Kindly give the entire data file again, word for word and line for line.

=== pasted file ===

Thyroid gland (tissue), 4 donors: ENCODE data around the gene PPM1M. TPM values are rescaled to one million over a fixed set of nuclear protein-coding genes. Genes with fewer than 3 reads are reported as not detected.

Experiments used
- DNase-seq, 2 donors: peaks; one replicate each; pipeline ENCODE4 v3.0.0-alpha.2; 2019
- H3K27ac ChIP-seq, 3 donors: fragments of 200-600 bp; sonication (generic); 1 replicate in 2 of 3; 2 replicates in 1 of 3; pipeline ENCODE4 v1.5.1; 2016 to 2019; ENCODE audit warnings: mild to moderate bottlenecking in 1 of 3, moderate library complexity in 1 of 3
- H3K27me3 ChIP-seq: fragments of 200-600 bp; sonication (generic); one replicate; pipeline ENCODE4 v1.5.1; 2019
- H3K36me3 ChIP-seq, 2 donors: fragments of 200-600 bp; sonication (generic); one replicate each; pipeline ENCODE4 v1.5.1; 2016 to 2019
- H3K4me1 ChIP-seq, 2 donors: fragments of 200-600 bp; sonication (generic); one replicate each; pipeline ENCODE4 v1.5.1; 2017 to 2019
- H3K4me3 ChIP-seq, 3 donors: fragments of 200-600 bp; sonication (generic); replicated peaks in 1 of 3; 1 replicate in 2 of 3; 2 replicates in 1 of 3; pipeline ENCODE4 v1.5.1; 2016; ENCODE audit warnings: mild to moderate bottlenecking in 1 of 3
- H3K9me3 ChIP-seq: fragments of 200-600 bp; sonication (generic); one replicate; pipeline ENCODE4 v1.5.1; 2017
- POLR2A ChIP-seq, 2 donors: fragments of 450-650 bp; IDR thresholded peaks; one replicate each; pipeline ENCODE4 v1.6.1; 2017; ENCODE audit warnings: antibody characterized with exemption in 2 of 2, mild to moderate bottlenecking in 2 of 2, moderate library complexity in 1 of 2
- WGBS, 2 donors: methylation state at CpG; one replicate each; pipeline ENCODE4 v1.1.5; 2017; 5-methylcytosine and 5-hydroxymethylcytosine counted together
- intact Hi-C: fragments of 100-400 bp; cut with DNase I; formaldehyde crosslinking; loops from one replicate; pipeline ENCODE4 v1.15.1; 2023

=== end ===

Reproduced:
Thyroid gland (tissue), 4 donors: ENCODE data around the gene PPM1M. TPM values are rescaled to one million over a fixed set of nuclear protein-coding genes. Genes with fewer than 3 reads are reported as not detected.

Experiments used
- DNase-seq, 2 donors: peaks; one replicate each; pipeline ENCODE4 v3.0.0-alpha.2; 2019
- H3K27ac ChIP-seq, 3 donors: fragments of 200-600 bp; sonication (generic); 1 replicate in 2 of 3; 2 replicates in 1 of 3; pipeline ENCODE4 v1.5.1; 2016 to 2019; ENCODE audit warnings: mild to moderate bottlenecking in 1 of 3, moderate library complexity in 1 of 3
- H3K27me3 ChIP-seq: fragments of 200-600 bp; sonication (generic); one replicate; pipeline ENCODE4 v1.5.1; 2019
- H3K36me3 ChIP-seq, 2 donors: fragments of 200-600 bp; sonication (generic); one replicate each; pipeline ENCODE4 v1.5.1; 2016 to 2019
- H3K4me1 ChIP-seq, 2 donors: fragments of 200-600 bp; sonication (generic); one replicate each; pipeline ENCODE4 v1.5.1; 2017 to 2019
- H3K4me3 ChIP-seq, 3 donors: fragments of 200-600 bp; sonication (generic); replicated peaks in 1 of 3; 1 replicate in 2 of 3; 2 replicates in 1 of 3; pipeline ENCODE4 v1.5.1; 2016; ENCODE audit warnings: mild to moderate bottlenecking in 1 of 3
- H3K9me3 ChIP-seq: fragments of 200-600 bp; sonication (generic); one replicate; pipeline ENCODE4 v1.5.1; 2017
- POLR2A ChIP-seq, 2 donors: fragments of 450-650 bp; IDR thresholded peaks; one replicate each; pipeline ENCODE4 v1.6.1; 2017; ENCODE audit warnings: antibody characterized with exemption in 2 of 2, mild to moderate bottlenecking in 2 of 2, moderate library complexity in 1 of 2
- WGBS, 2 donors: methylation state at CpG; one replicate each; pipeline ENCODE4 v1.1.5; 2017; 5-methylcytosine and 5-hydroxymethylcytosine counted together
- intact Hi-C: fragments of 100-400 bp; cut with DNase I; formaldehyde crosslinking; loops from one replicate; pipeline ENCODE4 v1.15.1; 2023